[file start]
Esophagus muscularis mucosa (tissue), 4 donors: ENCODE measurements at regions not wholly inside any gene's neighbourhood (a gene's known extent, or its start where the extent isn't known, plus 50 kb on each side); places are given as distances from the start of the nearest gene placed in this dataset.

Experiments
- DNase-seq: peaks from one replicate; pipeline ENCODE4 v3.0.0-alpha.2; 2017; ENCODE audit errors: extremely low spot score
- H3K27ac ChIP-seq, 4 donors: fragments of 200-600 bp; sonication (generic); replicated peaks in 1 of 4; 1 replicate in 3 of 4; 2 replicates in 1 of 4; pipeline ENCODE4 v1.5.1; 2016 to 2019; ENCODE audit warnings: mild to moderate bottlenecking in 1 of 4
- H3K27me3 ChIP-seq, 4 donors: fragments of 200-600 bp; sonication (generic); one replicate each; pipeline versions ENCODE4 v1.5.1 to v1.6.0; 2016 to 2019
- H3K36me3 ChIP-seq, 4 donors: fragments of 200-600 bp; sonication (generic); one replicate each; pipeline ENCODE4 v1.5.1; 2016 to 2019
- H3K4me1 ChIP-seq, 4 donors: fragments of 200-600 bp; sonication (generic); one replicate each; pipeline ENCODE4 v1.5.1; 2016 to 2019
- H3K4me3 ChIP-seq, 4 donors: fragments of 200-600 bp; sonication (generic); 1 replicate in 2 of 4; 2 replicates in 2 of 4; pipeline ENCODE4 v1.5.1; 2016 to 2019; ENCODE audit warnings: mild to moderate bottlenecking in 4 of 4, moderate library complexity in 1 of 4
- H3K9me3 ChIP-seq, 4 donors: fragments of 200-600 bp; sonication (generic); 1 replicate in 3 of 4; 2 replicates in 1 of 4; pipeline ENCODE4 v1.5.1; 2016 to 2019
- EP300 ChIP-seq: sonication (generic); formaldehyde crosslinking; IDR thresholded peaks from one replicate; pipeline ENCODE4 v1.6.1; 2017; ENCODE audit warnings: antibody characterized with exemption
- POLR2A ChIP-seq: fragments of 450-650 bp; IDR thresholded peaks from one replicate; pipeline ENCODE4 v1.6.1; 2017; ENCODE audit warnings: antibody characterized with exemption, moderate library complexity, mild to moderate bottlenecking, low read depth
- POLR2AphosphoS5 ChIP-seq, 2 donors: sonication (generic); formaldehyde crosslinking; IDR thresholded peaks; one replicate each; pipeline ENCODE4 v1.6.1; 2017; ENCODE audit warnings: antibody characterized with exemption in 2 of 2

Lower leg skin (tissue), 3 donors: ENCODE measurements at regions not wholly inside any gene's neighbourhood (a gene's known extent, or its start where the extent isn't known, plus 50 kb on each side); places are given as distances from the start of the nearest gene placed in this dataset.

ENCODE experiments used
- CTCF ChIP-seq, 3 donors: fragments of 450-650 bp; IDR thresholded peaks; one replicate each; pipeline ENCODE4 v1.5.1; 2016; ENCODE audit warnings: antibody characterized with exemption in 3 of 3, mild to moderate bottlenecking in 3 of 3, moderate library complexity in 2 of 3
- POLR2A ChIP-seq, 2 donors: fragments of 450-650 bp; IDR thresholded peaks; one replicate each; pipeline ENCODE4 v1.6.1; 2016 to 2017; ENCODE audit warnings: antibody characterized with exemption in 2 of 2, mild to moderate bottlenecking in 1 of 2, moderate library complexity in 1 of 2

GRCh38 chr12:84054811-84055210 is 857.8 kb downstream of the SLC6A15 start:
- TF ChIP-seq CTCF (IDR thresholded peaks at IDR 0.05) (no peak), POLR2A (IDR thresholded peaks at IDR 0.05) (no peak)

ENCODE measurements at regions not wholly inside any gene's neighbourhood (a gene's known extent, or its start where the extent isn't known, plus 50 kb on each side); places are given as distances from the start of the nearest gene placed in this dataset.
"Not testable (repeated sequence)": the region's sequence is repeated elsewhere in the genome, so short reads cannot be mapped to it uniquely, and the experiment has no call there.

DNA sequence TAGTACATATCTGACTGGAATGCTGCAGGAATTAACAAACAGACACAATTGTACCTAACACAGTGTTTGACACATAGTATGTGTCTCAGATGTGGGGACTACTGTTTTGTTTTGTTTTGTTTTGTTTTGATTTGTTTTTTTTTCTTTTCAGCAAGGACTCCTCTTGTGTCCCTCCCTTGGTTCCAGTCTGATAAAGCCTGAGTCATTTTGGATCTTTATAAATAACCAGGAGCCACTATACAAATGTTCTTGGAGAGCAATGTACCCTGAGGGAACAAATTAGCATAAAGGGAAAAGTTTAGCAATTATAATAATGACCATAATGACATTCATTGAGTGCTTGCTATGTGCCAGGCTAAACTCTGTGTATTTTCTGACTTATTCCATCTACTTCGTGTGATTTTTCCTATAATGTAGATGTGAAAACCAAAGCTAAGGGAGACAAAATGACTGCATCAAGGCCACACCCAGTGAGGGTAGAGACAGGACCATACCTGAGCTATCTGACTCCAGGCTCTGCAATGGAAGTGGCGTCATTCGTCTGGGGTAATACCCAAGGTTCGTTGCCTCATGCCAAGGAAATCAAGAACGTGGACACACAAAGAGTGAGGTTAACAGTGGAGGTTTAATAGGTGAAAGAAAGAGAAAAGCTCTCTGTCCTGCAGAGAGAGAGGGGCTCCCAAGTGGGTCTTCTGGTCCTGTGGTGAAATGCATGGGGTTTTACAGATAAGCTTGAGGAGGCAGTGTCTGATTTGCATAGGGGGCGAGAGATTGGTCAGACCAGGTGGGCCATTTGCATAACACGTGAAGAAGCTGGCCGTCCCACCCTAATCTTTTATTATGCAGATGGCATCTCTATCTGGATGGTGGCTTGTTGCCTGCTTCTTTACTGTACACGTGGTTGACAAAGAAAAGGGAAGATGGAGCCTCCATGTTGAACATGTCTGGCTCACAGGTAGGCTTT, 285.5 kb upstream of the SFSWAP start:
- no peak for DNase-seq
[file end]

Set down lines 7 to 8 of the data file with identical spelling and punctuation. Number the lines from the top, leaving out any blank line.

- H3K4me1 ChIP-seq, 4 donors: fragments of 200-600 bp; sonication (generic); one replicate each; pipeline ENCODE4 v1.5.1; 2016 to 2019
- H3K4me3 ChIP-seq, 4 donors: fragments of 200-600 bp; sonication (generic); 1 replicate in 2 of 4; 2 replicates in 2 of 4; pipeline ENCODE4 v1.5.1; 2016 to 2019; ENCODE audit warnings: mild to moderate bottlenecking in 4 of 4, moderate library complexity in 1 of 4